So, your car has a problem.

Front or Rear brake pads.

What does this mean?

We’re reasonably sure your front or rear brakes are worn and need to be replaced. The brake pads squeeze on the brake rotors, creating friction to stop the car. The brake pads and rotors are designed to wear over time. Eventually the brake pads and rotor become worn to the point where they need to be replaced. To notify the driver that they need to be replaced, most manufacturers commonly include a “wear indicator” on the brake pad. The “wear indicator” is a small piece of metal that purposely makes a horrendous amount of noise once the pads are near the end of their life, notifying the driver that the brakes need service. Other manufacturers use an indicator light to show when they are worn. Some manufacturer have no wear indicator of any kind, giving you no warning when the pads are completely worn. Approximately 60% of the time, the car requires only new brake pads and the rotors can be reused. We’ve listed quotes replacing only pads and replacing pads and rotors. Once the mechanic gets onsite, they will verify the issue. You will only be charged for rotors if they are required.

How urgent?

On a scale of 1 to 10, we rate this to have an urgency of 9. Some repairs have very low urgency, and we give those a 1. With these repairs, you can wait for as long as you would like, because it will not ever result in harm to you or your vehicle. These are usually cosmetic damages.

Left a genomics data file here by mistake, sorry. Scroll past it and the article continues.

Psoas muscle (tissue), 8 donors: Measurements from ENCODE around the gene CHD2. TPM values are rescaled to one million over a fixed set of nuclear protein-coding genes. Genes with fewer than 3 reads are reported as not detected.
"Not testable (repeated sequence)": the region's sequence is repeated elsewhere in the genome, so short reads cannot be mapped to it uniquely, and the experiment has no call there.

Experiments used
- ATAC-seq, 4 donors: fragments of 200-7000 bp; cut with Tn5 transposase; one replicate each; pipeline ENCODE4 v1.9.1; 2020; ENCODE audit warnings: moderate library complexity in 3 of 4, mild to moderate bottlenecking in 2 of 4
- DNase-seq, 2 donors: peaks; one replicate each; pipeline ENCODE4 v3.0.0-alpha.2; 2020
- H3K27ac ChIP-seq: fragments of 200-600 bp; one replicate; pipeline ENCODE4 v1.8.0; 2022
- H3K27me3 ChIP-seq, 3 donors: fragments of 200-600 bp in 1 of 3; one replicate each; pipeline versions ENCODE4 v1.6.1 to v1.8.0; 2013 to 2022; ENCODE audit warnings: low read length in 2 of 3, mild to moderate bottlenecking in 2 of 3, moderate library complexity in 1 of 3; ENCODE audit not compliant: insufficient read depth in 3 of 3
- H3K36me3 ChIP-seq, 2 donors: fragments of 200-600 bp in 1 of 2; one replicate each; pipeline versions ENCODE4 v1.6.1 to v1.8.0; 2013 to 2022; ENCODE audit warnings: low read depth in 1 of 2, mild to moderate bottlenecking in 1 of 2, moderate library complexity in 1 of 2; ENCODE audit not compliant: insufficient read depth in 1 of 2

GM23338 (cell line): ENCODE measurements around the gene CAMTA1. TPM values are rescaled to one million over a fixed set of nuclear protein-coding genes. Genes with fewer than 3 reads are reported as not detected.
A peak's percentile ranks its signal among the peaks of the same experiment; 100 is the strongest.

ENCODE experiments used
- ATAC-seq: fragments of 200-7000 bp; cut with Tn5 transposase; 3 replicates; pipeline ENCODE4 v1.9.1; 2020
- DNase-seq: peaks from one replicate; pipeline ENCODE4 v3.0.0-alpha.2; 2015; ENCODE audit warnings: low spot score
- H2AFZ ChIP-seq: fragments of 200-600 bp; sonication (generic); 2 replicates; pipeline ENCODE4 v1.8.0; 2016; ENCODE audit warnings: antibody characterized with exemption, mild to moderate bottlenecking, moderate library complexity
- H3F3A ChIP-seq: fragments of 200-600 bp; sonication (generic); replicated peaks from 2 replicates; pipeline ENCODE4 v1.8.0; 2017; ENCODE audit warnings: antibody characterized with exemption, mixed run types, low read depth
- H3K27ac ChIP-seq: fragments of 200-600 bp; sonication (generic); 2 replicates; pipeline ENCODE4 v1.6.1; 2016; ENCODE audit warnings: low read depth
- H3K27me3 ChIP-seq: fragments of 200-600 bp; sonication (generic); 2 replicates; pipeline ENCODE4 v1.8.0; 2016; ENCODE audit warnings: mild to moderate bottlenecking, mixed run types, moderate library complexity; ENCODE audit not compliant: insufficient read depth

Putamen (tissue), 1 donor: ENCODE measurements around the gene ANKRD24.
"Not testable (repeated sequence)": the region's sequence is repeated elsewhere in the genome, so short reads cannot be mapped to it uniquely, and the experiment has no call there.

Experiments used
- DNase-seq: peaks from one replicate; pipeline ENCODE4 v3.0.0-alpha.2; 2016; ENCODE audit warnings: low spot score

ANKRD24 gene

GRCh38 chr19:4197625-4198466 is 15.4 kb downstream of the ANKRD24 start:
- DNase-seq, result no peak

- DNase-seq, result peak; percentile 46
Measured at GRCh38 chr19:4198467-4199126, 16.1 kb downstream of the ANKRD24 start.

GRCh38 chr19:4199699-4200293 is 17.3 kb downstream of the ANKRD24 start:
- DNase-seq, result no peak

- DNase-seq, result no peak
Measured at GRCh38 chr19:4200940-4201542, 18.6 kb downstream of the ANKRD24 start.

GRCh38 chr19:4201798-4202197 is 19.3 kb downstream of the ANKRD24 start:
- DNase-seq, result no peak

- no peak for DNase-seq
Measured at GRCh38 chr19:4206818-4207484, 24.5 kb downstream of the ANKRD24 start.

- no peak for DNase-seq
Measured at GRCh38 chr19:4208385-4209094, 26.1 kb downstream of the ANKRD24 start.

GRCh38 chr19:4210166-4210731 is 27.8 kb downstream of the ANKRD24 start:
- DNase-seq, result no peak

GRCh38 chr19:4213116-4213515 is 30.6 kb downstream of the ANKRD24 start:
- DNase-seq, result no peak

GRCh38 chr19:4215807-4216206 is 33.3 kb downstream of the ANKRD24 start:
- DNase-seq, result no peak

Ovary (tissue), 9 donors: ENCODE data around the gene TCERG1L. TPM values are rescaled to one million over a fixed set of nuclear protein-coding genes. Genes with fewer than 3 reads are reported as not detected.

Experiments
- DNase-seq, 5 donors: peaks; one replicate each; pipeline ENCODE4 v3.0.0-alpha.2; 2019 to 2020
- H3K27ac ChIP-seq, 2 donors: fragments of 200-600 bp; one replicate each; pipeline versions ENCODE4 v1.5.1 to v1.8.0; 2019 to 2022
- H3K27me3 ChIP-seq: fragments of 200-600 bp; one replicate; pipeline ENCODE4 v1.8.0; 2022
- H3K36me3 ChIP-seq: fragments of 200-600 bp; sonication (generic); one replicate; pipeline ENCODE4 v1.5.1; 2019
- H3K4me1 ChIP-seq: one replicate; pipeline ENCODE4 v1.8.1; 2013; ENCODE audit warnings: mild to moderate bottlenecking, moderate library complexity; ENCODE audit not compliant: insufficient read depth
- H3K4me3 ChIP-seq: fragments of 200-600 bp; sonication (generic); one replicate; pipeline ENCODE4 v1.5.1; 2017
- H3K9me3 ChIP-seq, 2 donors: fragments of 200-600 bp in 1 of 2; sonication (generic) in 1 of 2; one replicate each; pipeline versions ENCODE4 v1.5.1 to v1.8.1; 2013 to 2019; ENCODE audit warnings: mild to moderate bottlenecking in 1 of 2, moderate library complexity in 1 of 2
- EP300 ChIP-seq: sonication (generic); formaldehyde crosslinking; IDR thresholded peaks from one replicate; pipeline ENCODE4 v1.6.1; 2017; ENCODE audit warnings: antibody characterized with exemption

We consider a 5 to be something that will eventually need to be done, but you can likely get away with holding off for a while if other things are more pressing. However, if a repair is close to a 10 (or at a 10), this means you should NOT be driving the vehicle, and should get this repaired as soon as possible.

What happens if I wait?

We would recommend getting it fixed as soon as possible - a maximum of 200 miles from when it started to make the noise or light comes on. The repair costs get more expensive with time.

How complicated is this repair?

This is how we score our difficulty.

  1. This job has no tools required, and can be completed by just about anyone.
  2. This requires a relatively handy person, but little experience working on cars exclusively.
  3. This warrants an average person who’s done a fair amount of car repair. Think the weekend mechanic who’s done a brake job or two!
  4. At this difficulty, the average mechanic could do the job, but you wouldn't want to do it yourself without a fair amount of experience.
  5. This job is very specialized, requiring very expensive tools only a specialty shop has and a high level of expertise.
We rank this repair to be a

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